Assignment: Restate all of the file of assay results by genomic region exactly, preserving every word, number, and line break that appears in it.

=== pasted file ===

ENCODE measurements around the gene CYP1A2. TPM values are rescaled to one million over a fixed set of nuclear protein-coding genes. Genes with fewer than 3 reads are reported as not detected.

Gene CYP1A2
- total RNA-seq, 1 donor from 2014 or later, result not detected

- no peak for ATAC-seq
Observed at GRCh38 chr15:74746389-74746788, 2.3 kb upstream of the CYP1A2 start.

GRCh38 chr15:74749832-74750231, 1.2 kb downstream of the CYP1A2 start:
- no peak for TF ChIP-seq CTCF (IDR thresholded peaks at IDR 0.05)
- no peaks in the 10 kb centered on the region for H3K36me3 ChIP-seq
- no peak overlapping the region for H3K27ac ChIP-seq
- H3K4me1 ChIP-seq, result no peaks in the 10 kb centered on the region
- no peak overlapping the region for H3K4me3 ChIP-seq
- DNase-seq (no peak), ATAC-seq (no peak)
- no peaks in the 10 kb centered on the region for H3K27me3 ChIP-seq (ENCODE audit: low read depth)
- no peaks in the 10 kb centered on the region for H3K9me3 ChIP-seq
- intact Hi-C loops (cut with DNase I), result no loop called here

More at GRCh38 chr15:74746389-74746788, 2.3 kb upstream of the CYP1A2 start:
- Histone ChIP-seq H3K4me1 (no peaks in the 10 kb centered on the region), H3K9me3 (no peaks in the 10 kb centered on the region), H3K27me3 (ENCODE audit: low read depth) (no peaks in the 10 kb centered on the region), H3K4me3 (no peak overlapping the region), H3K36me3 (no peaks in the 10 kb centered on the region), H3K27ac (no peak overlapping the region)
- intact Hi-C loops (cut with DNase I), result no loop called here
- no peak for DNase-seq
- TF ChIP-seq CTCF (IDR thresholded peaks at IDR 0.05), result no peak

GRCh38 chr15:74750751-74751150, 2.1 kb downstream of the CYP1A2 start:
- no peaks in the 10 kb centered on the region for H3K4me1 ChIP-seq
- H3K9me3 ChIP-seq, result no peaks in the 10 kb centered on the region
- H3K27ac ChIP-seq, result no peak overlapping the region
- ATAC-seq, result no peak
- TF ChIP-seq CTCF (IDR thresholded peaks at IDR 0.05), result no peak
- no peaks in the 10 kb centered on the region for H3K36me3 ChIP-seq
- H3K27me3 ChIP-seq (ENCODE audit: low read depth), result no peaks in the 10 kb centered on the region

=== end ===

ENCODE measurements around the gene CYP1A2. TPM values are rescaled to one million over a fixed set of nuclear protein-coding genes. Genes with fewer than 3 reads are reported as not detected.

Gene CYP1A2
- total RNA-seq, 1 donor from 2014 or later, result not detected

- no peak for ATAC-seq
Observed at GRCh38 chr15:74746389-74746788, 2.3 kb upstream of the CYP1A2 start.

GRCh38 chr15:74749832-74750231, 1.2 kb downstream of the CYP1A2 start:
- no peak for TF ChIP-seq CTCF (IDR thresholded peaks at IDR 0.05)
- no peaks in the 10 kb centered on the region for H3K36me3 ChIP-seq
- no peak overlapping the region for H3K27ac ChIP-seq
- H3K4me1 ChIP-seq, result no peaks in the 10 kb centered on the region
- no peak overlapping the region for H3K4me3 ChIP-seq
- DNase-seq (no peak), ATAC-seq (no peak)
- no peaks in the 10 kb centered on the region for H3K27me3 ChIP-seq (ENCODE audit: low read depth)
- no peaks in the 10 kb centered on the region for H3K9me3 ChIP-seq
- intact Hi-C loops (cut with DNase I), result no loop called here

More at GRCh38 chr15:74746389-74746788, 2.3 kb upstream of the CYP1A2 start:
- Histone ChIP-seq H3K4me1 (no peaks in the 10 kb centered on the region), H3K9me3 (no peaks in the 10 kb centered on the region), H3K27me3 (ENCODE audit: low read depth) (no peaks in the 10 kb centered on the region), H3K4me3 (no peak overlapping the region), H3K36me3 (no peaks in the 10 kb centered on the region), H3K27ac (no peak overlapping the region)
- intact Hi-C loops (cut with DNase I), result no loop called here
- no peak for DNase-seq
- TF ChIP-seq CTCF (IDR thresholded peaks at IDR 0.05), result no peak

GRCh38 chr15:74750751-74751150, 2.1 kb downstream of the CYP1A2 start:
- no peaks in the 10 kb centered on the region for H3K4me1 ChIP-seq
- H3K9me3 ChIP-seq, result no peaks in the 10 kb centered on the region
- H3K27ac ChIP-seq, result no peak overlapping the region
- ATAC-seq, result no peak
- TF ChIP-seq CTCF (IDR thresholded peaks at IDR 0.05), result no peak
- no peaks in the 10 kb centered on the region for H3K36me3 ChIP-seq
- H3K27me3 ChIP-seq (ENCODE audit: low read depth), result no peaks in the 10 kb centered on the region